As news editor for this site I find myself writing a fair few articles about festivals, and as you would expect most of these are about line-ups, dates and ticket details. However, last summer bucked that trend with bad luck falling upon many a music event from cancellations, changes of venue and one even going bust. Reading all these stories has got me thinking: has the bubble burst on what can only be described as a festival boom?

While bad weather blighted a number of events it was attendances that provided the main cause for concern with a YouGov report released at the end of last year showing that the figures are likely to continue dropping in 2013. The survey was conducted among UK festival goers (people who had attended at least one festival) with only a fifth (19%) planning to attend an event this year, and 54% ruling it out completely.

Festivals are of course a business, regardless of the organisers original motive the purpose in most cases is to earn money so they can return a year later. However, they cost big bucks to get off the ground. For starters, the owner of the land will want rent, the suppliers of the staging and lighting equipment will all want a hire fee, then you'll need to pay the people to operate all that gear. But before you can put all that staging up you need to get a temporary license from the local planning authority as well as the licenses to serve booze and let you play music 'til after the sun goes down. But these all cost time and money.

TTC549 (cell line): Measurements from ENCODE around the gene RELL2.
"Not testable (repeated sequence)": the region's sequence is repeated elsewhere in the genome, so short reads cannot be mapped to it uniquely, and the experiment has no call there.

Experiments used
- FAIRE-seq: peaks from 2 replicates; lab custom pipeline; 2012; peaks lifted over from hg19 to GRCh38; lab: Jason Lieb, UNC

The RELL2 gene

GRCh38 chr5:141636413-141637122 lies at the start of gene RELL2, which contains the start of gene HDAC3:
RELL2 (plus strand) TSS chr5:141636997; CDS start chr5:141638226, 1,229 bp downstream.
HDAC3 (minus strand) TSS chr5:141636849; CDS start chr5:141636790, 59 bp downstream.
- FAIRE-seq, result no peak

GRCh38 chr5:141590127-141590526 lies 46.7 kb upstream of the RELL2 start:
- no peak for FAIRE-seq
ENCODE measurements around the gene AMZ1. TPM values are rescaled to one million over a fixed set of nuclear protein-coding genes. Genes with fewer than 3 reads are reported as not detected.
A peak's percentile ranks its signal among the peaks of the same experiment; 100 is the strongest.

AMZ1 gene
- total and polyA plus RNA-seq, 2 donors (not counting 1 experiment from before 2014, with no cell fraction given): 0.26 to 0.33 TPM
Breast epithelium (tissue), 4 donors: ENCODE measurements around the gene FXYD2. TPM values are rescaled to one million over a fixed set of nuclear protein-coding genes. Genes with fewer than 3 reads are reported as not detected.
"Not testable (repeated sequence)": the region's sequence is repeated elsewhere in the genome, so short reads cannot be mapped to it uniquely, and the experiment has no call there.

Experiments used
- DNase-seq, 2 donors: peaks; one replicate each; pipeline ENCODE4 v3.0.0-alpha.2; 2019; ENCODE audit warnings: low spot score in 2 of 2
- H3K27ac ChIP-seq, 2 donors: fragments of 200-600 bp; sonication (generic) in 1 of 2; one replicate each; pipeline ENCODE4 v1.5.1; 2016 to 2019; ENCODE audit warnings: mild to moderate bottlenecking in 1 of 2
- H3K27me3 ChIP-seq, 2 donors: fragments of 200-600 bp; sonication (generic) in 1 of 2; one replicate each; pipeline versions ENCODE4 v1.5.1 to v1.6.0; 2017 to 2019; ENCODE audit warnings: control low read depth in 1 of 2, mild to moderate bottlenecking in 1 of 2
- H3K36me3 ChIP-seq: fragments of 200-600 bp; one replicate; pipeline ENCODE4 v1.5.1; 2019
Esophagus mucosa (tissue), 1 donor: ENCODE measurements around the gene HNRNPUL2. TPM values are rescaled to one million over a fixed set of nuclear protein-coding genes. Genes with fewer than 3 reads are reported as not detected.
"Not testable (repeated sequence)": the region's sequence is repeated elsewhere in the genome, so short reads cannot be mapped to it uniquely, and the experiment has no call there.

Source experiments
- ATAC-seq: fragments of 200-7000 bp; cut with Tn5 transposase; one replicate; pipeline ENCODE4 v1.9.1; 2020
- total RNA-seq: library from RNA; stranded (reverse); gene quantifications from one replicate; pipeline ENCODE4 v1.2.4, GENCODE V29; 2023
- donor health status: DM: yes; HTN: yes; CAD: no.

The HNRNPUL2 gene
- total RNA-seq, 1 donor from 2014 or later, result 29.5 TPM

Ok, so all this may sound like stating the obvious but bear with me for a minute. Now that you've secured your site, and have your equipment lined up, you'll need to find some artists to fill the stages, and these guys need paying too. This is a much harder balancing act than you might think. You'll need to get enough acts on the bill so that punters don't feel short changed, whist also being sure to secure acts that will attract people in the first place. Even then, you are at the mercy of the booking agents who'll want as much money as possible and your location may need to fit in with potential performers schedules (if a band is playing three gigs in Scotland the week of your festival in Cornwall for instance, then there is a big chance they won’t make a detour).

You might get lucky and manage to book some acts who need the exposure on the cheap but even then you'll still need to supply riders for them. Once you have the bands you're going to need security staff and they won't work for free just because they believe in your project or just for the love of keeping stuff secure.

Finally when you've got that all that sorted you'll need to promote the event, which means setting up a website, buying flyers and advertising space as well as setting up a ticketing system.